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3. Utopian Promise   



3. Utopian
Promise


•  Unit Overview
•  Using the Video
•  Authors
- William
Bradford
- Anne
Bradstreet
- Sarah Kemble
Knight
- Thomas Morton
- Samson Occom
- William Penn
- Mary
Rowlandson
- Edward Taylor
- John Winthrop
- John Woolman
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Authors: John Woolman (1720-1772)

BILL OF SALE FOR SLAVES
[6746] Nathaniel Delivan, Bill of Sale for Slaves, New York (1700), courtesy of the Library of Congress, Rare Books and Special Collections, Printed Ephemera Collection.

John Woolman Activities
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John Woolman was born into a Quaker family in West Jersey (later New Jersey) in 1720. From an early age, he manifested a deep sensitivity toward spiritual matters that would become the basis for his lifelong commitment to Quaker precepts and devotion to what he called "the inward life." Woolman attended a local Quaker school, but, like many Quakers of the early eighteenth century, had no further formal education. Instead, he served an apprenticeship to a tailor and eventually es-tablished a business of his own: tailoring, dealing in retail goods, managing a farm, and writing legal documents. The success of his commercial ventures eventually gave Woolman cause for concern; he worried that the time and energy he devoted to his business was interfering with his faithfulness to the callings of God. True to his conscience, he deliberately scaled back his operations and found that "a humble man with the blessing of the Lord might live on a little."

At the age of twenty-three, Woolman felt called to the Quaker ministry, a vocation that involved speaking at meetings and traveling as an itinerant preacher. As a result of this spiritual commitment, he undertook many difficult missionary journeys, traveling to the southern colonies, into New York, through Native American lands in northern Pennsylvania, and to England. Woolman dedicated his ministry to fighting social injustice and spoke frequently against war, materialism, the exploitation of Indians, and the inhumane treatment of the poor. The cause that would become his passion and the focus of most of his energies, however, was the abolition of slavery. Convinced that slave holding was inconsistent with Christian principles, Woolman preached, wrote, and confronted individual slave holders in his quest to put an end to "this dark gloominess hanging over the land." In 1754 and 1762, he published the two parts of his treatise, Some Considerations on the Keeping of Negroes, a carefully argued, powerful plea for abolition. Woolman's convictions also moved him to renounce sugar and clothing colored with dyes since these commodities were produced by slave labor. While his activities did not lead to the abolition of slavery as an institution in his own time, Woolman did succeed in converting individuals and in persuading the organized Quaker church in Pennsylvania to officially adopt abolitionist resolutions. His writings and his example were also important in laying the groundwork for the abolitionist movement that would flourish in the nineteenth century.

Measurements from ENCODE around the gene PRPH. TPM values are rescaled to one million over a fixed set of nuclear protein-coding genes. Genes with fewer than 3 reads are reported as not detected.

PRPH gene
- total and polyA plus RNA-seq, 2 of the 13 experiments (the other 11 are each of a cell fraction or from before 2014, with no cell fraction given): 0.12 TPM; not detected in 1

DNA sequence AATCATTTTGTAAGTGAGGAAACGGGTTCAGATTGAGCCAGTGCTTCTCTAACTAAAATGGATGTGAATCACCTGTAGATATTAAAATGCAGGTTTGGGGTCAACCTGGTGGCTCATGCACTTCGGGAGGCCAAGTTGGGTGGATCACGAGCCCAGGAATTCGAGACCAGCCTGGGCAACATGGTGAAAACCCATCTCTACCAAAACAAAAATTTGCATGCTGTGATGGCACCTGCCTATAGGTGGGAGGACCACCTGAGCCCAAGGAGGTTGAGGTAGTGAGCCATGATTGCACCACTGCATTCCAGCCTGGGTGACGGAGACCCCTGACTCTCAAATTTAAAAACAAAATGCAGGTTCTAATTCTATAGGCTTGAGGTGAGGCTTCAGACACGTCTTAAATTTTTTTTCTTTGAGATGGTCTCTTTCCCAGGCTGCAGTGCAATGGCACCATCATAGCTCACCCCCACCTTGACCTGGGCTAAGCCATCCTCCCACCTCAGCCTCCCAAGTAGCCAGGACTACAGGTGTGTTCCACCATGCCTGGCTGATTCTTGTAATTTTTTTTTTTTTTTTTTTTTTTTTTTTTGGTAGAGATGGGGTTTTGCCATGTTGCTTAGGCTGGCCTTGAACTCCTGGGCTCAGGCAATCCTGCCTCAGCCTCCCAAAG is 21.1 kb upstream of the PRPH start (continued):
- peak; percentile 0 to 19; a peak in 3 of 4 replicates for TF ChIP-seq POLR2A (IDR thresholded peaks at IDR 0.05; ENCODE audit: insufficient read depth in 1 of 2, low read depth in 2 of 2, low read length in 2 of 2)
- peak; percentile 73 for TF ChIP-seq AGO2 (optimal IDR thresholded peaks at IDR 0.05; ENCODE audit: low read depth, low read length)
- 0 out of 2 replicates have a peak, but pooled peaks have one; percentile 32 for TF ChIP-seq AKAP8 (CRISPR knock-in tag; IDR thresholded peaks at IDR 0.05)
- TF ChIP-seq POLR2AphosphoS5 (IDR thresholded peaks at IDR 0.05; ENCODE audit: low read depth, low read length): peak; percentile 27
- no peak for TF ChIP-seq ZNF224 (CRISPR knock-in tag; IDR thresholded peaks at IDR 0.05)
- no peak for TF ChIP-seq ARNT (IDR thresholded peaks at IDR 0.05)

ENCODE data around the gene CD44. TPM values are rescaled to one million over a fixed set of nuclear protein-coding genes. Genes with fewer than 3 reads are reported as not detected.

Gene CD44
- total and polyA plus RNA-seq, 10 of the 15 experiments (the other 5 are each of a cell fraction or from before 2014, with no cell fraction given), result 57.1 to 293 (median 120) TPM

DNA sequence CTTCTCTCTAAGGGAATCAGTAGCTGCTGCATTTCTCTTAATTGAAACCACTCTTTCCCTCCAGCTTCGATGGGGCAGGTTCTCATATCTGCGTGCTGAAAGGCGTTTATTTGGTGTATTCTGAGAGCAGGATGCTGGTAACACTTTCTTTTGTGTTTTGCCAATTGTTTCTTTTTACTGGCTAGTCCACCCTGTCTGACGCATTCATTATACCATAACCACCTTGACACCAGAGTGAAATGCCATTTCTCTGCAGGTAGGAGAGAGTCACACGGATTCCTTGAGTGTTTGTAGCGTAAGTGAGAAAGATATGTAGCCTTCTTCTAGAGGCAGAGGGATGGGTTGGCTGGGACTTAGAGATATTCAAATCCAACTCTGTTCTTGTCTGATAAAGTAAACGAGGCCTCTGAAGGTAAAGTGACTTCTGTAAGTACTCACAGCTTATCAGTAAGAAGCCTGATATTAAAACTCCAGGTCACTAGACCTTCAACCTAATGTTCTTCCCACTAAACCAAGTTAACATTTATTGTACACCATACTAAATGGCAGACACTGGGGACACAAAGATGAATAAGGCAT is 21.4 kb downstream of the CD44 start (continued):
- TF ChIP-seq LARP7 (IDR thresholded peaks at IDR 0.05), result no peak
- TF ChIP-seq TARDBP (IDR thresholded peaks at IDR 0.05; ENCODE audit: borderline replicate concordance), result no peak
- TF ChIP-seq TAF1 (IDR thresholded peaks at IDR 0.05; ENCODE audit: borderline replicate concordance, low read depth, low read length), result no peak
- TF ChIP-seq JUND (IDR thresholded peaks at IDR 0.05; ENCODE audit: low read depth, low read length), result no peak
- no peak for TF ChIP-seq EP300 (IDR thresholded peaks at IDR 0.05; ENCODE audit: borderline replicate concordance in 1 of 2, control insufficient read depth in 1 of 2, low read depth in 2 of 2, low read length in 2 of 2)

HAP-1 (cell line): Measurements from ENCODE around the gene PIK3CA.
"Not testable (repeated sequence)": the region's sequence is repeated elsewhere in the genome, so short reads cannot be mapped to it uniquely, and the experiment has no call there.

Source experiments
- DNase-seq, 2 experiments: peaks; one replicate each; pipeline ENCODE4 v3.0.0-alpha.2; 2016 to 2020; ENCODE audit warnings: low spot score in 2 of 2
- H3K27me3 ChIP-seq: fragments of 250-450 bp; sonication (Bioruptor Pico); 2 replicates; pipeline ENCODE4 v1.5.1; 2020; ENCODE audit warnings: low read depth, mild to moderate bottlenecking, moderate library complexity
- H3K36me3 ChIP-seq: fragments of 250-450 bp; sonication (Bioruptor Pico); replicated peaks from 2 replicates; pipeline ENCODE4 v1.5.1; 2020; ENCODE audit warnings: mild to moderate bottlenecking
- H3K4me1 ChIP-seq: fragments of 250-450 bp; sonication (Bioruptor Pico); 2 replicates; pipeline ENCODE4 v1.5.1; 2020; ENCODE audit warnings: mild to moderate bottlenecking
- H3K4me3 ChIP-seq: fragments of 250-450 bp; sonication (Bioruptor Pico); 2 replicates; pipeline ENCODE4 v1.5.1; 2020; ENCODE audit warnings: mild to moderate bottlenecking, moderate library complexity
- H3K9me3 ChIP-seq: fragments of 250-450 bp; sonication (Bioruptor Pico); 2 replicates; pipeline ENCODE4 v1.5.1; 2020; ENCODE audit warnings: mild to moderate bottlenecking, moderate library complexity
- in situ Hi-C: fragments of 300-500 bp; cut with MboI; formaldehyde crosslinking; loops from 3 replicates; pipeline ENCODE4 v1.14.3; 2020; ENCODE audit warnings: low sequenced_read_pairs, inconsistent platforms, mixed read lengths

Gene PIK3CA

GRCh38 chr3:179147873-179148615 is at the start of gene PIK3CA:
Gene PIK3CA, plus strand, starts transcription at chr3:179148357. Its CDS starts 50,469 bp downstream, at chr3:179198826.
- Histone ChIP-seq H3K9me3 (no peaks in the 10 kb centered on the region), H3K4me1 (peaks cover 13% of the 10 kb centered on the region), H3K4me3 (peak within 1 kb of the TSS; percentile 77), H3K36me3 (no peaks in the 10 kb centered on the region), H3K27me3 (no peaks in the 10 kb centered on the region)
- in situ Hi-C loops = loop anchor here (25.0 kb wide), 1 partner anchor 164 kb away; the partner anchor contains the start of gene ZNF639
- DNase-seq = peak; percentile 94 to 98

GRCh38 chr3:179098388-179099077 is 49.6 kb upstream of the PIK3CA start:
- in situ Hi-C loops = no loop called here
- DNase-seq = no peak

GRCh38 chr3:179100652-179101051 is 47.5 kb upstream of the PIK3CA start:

Woolman died in 1772 after contracting smallpox while traveling through England on a preaching tour. He left behind a Journal, a kind of spiritual autobiography, which was published by the Society of Friends in 1774 and is the piece for which Woolman is best remembered. Written both as a personal exercise in self-examination and as a spiritual guide for others to consult, the Journal has remained popular for over two hundred years: it has never gone out of print since its first publication and has gone through over forty editions. Notable for its clear, plain writing style and its moving articulation of religious conviction, the Journal influenced such later American writers as John Greenleaf Whittier, Henry David Thoreau, and Theodore Dreiser. Woolman's commitment to social justice and his concern with issues that continue to haunt American culture—problems such as bigotry, violence, materialism, and poverty—have given his work a lasting relevance.



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